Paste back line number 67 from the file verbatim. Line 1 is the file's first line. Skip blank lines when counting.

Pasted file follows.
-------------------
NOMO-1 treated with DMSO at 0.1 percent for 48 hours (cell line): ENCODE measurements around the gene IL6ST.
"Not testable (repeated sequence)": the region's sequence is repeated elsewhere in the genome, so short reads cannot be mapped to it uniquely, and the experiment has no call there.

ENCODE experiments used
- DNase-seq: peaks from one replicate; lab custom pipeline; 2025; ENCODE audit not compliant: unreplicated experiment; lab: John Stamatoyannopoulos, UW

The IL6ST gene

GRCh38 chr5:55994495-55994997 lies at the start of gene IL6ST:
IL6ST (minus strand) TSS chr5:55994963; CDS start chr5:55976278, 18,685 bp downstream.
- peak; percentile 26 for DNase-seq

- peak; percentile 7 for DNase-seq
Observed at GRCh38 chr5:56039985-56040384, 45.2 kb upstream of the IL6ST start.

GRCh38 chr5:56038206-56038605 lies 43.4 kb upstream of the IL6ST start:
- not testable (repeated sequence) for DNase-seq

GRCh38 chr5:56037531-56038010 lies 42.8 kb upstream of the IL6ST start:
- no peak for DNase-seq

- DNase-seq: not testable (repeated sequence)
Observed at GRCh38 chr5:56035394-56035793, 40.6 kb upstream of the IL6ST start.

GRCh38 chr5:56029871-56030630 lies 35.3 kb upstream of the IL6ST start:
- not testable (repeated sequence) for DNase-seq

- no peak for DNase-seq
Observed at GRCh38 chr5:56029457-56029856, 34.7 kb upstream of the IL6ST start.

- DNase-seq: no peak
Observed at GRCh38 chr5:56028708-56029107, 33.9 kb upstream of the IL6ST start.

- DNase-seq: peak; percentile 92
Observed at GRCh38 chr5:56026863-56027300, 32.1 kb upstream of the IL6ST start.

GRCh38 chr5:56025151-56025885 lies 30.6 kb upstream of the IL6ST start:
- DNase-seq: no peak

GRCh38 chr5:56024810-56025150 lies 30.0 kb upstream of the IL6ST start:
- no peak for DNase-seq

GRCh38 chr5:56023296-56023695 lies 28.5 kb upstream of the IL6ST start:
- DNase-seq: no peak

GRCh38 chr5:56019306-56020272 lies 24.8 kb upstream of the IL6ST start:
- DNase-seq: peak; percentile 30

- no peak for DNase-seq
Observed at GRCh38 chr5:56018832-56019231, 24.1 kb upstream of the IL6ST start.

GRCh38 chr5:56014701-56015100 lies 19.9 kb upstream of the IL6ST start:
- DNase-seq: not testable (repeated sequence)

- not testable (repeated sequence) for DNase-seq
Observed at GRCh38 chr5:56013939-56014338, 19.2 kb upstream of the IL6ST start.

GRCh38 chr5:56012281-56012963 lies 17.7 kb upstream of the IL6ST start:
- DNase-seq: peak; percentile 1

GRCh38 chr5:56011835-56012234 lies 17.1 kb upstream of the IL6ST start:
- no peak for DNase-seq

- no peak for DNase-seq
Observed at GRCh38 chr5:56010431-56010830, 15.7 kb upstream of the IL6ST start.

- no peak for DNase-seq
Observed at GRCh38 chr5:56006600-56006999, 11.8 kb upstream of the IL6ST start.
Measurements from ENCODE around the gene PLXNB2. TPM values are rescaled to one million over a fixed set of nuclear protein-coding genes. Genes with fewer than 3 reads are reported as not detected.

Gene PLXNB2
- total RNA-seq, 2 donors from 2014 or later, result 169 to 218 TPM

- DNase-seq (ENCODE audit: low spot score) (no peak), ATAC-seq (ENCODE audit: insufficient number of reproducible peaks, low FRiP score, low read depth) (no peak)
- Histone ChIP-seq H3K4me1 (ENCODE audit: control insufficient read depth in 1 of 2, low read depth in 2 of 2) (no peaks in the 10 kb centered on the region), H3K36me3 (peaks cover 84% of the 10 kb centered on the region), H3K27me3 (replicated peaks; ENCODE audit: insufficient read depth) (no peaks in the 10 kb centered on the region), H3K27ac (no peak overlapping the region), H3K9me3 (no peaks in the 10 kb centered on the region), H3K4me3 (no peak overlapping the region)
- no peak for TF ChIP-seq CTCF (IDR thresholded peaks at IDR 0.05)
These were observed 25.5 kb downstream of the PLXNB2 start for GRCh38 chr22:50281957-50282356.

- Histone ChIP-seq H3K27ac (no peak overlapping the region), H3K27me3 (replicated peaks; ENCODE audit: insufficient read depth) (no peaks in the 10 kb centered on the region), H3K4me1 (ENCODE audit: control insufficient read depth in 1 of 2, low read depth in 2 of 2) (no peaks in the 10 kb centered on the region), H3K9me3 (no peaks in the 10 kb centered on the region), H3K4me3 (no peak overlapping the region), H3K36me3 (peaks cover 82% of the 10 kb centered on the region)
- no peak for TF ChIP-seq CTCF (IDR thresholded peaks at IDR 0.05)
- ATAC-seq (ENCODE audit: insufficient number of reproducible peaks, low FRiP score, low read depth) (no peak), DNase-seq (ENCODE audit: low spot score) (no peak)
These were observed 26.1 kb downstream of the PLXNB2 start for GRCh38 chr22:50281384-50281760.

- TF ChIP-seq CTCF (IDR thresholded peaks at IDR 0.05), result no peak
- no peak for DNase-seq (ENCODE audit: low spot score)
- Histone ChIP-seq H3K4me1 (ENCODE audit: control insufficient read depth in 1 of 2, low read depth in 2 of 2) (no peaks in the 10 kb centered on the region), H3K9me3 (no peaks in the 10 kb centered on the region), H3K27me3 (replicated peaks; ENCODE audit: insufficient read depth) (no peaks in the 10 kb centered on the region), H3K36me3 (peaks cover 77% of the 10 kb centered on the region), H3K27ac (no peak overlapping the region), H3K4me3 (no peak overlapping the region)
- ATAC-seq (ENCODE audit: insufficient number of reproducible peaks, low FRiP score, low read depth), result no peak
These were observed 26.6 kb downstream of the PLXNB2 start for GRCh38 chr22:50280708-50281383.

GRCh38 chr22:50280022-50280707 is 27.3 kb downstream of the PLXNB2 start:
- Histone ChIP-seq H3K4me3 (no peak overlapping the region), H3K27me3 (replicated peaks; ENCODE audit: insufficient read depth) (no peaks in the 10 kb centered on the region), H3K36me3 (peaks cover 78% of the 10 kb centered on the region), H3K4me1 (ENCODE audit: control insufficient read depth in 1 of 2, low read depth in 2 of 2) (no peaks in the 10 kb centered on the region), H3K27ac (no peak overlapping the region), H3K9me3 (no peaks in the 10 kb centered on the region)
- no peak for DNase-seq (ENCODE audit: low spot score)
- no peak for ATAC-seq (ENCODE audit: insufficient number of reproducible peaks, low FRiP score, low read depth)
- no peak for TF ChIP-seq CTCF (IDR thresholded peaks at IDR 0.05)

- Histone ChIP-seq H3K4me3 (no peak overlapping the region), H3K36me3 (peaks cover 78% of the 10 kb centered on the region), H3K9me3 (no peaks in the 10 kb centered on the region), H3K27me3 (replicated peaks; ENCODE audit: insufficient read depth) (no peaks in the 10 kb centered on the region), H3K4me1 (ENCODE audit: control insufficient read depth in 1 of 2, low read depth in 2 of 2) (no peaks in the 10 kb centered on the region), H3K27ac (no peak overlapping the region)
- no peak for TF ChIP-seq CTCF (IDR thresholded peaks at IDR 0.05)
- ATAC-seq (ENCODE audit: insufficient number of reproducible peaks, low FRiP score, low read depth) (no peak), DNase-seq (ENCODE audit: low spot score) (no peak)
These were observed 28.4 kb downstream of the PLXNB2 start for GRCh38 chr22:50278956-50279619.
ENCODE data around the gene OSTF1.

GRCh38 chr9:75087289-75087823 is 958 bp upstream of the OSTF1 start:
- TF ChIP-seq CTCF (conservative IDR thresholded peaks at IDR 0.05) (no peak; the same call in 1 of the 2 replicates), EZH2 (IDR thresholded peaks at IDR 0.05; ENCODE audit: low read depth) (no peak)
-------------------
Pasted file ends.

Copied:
- no peak for TF ChIP-seq CTCF (IDR thresholded peaks at IDR 0.05)